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Young, Loud and Snotty

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iTunes Review

The Dead Boys were original American punks, using Iggy Pop and the Stooges as a springboard for their own nihilistic, gritty and streetwise brand of rock back in the mid-‘70s. Coming from Cleveland’s Rocket From the Tombs — an artier, hard-rocking outfit that spawned Pere Ubu as well — guitarist Cheetah Chrome and drummer Johnny Blitz recruited a skinny, snarling Stiv Bators as their frontman, and relocated to New York City. Finding a home at punk mecca CBGB’s, the band signed to Sire Records and in 1977 released Young, Loud and Snotty, a critical title in the American punk rock canon. “Sonic Reducer” is the star track — a punk anthem for many — but other songs, like “What Love Is,” “Ain’t Nothing To Do,” and “Down in Flames” carried equally powerful blows. Bators set the bar high for those who would soon follow, drawing blood on stage (just like Iggy) and spitting venomous lyrics like, “Gonna beat up the next hippie I see!”  His no-holds-barred confessional “I Need Lunch” is hilarious and crude, as is the primal “Caught With the Meat...”  But crude and primal was what The Dead Boys did best, and Young, Loud and Snotty is punk perfection on a platter.

Customer Reviews


First of all, before we all forget why we write these reviews, let me state that Young, Loud and Snotty is a astoundingly great and fun document of punk rock and roll's golden era. If you, the iTunes customer, are feverishly searching for bands and recordings that define, and will always define, what is referred to as punk music, the Dead Boys and their two LPs, including this, their first, are essential purchases for your collection. The Dead Boys, like their contemporaries Devo and The Damned, never really took themselves too seriously. Rock and roll is all about fun and the Dead Boys were the life of the party! Sonic Reducer is, and will remain, one of the greatest rock and roll songs ever recorded. That alone is reason enough to purchase this LP. Do so, or live in obscurity, lose all your friends, and die alone. If I may address a few things: The My Chemical Toilet comment was obviously meant as a joke. By taking it seriously, you have legitimized the intentions of the post. It’s pretty funny actually! Of course MCR is nothing but a sad pop facsimile of the bands that really shook the Earth. Those bands, like the Dead Boys, that defined rebellion and originality. MCR doesn’t fit that bill, they don’t even come close. Rocket From the Tombs was mentioned, and for good reason. RFTT was the mother ship for both Dead Boys/Frankenstein and the incredible Pere Ubu. Let’s not forget to give some credit to Peter Laughner, the man who wrote Ain’t it Fun among other classic RFTT/Dead Boys/Pere Ubu songs. And no, David Thomas, AKA Crocus Behemoth, never sang for the Dead Boys. Please purchase Rocket from the Tombs- The Day the Earth Met the… LP. You won’t regret it! Kids, don’t be so quick to label everything. Punk is a label. It was used to sell records and put a name on a sound and attitude that was difficult to define. It’s all about rebellion, being true to yourself, thinking outside of the box, doing it yourself. Call it whatever you want, punk, etc. Just don’t forget the true meaning behind it! The Mohawk haircuts and chains are just fashion. Don’t take things so seriously. Support those bands in your city that are making truly great music and ignore the corporate music machine that controls the television and radio. Light the planet on fire!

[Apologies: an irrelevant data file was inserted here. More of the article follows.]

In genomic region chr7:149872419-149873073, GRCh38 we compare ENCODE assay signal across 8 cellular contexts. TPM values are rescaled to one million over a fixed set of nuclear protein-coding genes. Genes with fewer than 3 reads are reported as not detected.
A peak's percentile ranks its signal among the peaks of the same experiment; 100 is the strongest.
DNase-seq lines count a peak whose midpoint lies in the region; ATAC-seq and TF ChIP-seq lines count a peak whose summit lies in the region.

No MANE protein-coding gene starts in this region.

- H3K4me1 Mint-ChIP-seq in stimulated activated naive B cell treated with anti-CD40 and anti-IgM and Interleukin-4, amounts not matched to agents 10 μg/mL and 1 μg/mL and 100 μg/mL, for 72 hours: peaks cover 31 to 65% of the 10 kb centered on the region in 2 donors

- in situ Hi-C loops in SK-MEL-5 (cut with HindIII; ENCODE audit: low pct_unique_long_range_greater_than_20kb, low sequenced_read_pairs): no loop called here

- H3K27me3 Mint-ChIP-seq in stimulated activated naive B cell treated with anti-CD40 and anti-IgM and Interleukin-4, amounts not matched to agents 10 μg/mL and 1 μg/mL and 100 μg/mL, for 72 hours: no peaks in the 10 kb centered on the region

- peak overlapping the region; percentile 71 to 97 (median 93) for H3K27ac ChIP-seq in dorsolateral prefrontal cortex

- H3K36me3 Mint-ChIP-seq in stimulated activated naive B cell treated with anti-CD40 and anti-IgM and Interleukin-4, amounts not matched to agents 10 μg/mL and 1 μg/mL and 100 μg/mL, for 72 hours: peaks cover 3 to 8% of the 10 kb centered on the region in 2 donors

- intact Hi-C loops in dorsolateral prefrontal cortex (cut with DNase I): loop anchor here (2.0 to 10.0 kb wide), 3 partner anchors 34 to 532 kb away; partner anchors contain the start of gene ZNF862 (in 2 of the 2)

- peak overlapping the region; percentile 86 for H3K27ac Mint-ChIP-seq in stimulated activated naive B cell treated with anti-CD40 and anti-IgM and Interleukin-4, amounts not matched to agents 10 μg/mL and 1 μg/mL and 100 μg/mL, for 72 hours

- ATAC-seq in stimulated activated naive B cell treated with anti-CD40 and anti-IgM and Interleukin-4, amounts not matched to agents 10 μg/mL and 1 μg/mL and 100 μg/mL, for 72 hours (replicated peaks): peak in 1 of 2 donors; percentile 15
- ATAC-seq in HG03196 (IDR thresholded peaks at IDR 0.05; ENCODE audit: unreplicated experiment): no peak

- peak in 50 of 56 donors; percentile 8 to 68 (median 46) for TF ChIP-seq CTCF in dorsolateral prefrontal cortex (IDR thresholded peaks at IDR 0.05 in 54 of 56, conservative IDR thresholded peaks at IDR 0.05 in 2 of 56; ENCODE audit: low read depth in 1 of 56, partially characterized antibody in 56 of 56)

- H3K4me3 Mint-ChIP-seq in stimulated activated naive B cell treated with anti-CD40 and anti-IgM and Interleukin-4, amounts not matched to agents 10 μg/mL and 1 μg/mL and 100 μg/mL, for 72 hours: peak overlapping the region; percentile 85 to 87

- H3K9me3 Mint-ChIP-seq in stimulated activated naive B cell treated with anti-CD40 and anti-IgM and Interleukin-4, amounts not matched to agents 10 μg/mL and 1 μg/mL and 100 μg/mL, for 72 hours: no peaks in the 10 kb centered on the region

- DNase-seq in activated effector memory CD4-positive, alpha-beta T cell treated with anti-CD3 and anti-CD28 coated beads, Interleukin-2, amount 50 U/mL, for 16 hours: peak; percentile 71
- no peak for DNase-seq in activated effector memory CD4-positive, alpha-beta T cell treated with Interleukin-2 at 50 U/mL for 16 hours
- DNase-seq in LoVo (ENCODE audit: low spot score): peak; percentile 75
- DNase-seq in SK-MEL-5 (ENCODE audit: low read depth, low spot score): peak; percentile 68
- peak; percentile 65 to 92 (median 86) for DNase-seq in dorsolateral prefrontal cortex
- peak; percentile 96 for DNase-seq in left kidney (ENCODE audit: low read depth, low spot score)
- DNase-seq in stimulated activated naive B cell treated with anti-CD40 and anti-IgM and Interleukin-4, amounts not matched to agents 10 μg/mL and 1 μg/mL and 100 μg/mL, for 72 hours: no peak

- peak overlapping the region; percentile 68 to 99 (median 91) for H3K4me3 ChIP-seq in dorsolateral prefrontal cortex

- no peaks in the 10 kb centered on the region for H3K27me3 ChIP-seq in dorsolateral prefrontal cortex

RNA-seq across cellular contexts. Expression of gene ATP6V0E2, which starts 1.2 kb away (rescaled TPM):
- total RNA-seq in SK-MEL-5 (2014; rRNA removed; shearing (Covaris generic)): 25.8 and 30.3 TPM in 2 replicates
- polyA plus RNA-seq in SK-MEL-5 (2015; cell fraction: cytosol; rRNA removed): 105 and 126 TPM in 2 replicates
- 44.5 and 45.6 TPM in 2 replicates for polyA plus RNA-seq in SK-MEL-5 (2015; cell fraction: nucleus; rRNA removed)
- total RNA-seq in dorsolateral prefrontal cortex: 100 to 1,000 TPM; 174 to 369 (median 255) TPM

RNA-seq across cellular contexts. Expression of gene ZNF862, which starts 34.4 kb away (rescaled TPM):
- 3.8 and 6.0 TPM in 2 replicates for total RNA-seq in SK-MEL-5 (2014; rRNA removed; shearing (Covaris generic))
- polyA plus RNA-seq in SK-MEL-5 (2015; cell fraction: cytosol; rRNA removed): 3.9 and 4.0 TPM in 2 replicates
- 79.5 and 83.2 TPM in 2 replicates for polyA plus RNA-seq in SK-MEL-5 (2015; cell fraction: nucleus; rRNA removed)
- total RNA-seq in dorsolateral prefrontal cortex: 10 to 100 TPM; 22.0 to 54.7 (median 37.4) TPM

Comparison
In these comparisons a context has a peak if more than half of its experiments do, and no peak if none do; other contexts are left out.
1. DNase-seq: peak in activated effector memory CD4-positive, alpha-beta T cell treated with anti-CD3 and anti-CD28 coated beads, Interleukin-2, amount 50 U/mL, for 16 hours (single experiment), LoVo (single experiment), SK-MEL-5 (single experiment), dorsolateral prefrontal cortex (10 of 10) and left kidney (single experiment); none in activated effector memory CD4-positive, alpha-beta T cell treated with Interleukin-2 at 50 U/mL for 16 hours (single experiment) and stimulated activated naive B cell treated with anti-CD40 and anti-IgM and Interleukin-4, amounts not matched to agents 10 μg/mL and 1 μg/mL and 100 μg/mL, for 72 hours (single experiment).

Don't Need No Human Race

The Dead Boys define punk. They bring so much energy and tell the world to f**k off. I don't know what punk would be like without these guys. Just listen to sonic reducer and you'll see what I mean. The 1st words say, "I don't need anyone, don't need no mom and dad, don't need no pretty face, don't need no human race." Hell yeah dude. buy this. now.

My Chemical Romance Would Not exist without this!

I was born in 1975 so I am too young to know the beginnings of punk. From Richard Hell's Blank Generation to Sonic Reducer from The Dead Boys when I was a teen this music spoke to me. This album in particular. You can hear the Anger in Stiv Bators voice on all the tracks. Caught With The Meat In Your Mouth is a great song. I grew up in CBGB's for the later hardcore punk bands but wish I were there to hear The Dead Boys power that they had on stage. As for My Chemical Romance you need to appreciate this kind of album before you make an assumption. I am sure that the guys in My Chemical Romance have listened to albums like this that inspired them to go out and start a band. This is the roots of the music you so endure.


Formed: 1976 in Cleveland, OH

Genre: Punk

Years Active: '70s, '80s, '90s, '00s

The Dead Boys were one of the first punk bands to escalate the level of violence, nihilism, and pure ugliness of punk rock to extreme new levels. Although considered part of New York's mid-'70s CBGB's scene, all of its bandmembers originally hailed from Cleveland, OH. The group's roots lay in the early-'70s Cleveland cult band Rocket from the Tombs, which included future Dead Boys Cheetah Chrome (aka Gene O'Connor) on guitar, and Johnny Blitz (aka John Madansky) on drums, along with future Pere Ubu...
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Young, Loud and Snotty, Dead Boys
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  • $8.99
  • Genres: Punk, Music, Alternative
  • Released: Oct 1977

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